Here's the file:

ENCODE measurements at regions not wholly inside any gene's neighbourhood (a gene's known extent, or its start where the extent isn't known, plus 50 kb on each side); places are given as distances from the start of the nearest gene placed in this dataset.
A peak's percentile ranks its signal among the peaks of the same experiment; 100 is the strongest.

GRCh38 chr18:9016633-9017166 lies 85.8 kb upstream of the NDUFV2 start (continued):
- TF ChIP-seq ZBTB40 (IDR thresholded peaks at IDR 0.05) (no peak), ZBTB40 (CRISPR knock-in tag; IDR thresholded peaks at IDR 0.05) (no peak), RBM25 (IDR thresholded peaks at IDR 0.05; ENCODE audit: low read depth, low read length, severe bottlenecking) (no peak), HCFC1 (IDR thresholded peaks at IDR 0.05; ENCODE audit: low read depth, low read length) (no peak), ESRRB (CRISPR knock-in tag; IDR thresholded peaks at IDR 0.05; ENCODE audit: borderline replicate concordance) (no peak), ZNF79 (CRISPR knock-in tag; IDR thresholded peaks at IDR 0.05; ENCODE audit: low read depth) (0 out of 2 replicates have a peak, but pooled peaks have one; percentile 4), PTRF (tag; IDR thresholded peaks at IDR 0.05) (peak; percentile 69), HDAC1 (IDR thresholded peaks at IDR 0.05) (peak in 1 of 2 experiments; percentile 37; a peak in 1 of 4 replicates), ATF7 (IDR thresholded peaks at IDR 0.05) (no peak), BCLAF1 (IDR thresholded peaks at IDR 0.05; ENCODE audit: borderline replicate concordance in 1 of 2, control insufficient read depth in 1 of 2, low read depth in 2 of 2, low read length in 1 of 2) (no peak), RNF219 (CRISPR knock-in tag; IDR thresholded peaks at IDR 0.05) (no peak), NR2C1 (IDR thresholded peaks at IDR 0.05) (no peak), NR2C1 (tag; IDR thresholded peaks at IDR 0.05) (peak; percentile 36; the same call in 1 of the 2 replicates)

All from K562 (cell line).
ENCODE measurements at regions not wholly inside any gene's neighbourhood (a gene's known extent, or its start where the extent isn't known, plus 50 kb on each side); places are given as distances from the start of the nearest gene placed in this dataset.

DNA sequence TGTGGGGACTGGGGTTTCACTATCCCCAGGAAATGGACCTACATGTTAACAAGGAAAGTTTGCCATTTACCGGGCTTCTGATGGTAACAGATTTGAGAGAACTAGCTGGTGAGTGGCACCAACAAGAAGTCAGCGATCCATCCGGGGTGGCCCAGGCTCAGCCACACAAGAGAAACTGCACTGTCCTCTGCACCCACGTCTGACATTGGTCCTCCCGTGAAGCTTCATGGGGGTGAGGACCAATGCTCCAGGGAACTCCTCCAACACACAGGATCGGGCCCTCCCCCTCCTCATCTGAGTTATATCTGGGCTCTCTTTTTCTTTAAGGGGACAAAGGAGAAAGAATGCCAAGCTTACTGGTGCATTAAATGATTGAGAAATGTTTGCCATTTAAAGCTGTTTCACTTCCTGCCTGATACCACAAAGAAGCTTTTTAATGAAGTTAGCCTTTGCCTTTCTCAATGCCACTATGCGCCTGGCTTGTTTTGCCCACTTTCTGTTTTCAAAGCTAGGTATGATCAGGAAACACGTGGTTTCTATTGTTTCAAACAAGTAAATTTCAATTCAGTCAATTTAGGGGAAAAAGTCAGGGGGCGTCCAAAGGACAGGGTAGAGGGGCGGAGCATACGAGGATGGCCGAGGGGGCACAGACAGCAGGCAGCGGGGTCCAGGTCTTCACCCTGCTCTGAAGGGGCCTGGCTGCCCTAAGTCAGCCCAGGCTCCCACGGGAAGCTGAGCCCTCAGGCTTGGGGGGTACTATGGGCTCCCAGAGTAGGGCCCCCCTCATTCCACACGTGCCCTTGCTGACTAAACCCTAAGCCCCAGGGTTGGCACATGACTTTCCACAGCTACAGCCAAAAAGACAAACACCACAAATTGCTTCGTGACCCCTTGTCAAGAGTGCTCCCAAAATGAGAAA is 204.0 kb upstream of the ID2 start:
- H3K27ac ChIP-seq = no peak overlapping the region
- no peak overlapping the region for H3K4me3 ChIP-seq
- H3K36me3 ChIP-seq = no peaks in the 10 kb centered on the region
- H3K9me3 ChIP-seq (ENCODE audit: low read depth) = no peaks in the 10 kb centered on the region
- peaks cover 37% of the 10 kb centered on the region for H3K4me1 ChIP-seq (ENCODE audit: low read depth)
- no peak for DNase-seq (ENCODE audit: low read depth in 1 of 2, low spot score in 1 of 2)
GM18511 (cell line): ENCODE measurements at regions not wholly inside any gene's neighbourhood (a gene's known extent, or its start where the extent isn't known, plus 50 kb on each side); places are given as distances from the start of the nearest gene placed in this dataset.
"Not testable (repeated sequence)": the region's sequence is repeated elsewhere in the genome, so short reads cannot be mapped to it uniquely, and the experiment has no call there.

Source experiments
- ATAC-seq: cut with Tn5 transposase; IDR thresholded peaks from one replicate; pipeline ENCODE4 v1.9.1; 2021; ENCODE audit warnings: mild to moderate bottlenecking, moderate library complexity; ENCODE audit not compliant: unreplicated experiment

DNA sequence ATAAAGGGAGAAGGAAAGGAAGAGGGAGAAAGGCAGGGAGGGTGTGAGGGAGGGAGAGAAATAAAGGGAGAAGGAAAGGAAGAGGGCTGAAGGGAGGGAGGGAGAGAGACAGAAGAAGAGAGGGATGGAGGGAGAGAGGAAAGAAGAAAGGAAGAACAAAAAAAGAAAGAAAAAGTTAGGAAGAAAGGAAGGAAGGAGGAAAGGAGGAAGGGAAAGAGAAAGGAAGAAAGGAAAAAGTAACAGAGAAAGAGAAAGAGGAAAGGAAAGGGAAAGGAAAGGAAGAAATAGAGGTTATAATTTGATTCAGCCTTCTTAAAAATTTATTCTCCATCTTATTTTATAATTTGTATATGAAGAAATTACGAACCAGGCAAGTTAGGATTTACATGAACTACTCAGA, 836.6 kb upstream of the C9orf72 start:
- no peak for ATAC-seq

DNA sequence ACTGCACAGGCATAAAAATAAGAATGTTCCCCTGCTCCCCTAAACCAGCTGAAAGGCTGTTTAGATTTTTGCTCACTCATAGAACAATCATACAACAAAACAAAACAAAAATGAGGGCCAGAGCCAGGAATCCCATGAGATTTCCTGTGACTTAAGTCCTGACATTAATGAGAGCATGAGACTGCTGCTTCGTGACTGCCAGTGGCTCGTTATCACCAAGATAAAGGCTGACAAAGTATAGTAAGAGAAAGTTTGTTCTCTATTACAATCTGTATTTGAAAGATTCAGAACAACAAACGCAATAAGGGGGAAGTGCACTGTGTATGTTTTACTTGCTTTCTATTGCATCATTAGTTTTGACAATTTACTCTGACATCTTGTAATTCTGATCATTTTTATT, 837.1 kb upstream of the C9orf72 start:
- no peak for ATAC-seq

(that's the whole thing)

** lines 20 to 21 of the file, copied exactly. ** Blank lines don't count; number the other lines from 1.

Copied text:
DNA sequence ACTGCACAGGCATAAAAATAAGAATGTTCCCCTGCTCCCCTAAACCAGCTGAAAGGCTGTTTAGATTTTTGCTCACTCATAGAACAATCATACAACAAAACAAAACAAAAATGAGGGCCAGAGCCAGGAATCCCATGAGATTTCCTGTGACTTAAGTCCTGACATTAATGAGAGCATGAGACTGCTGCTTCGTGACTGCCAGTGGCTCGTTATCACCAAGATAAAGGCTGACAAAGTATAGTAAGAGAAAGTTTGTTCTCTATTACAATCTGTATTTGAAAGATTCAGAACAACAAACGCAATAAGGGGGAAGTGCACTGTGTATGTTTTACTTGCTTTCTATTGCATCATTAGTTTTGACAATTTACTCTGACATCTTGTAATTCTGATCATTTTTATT, 837.1 kb upstream of the C9orf72 start:
- no peak for ATAC-seq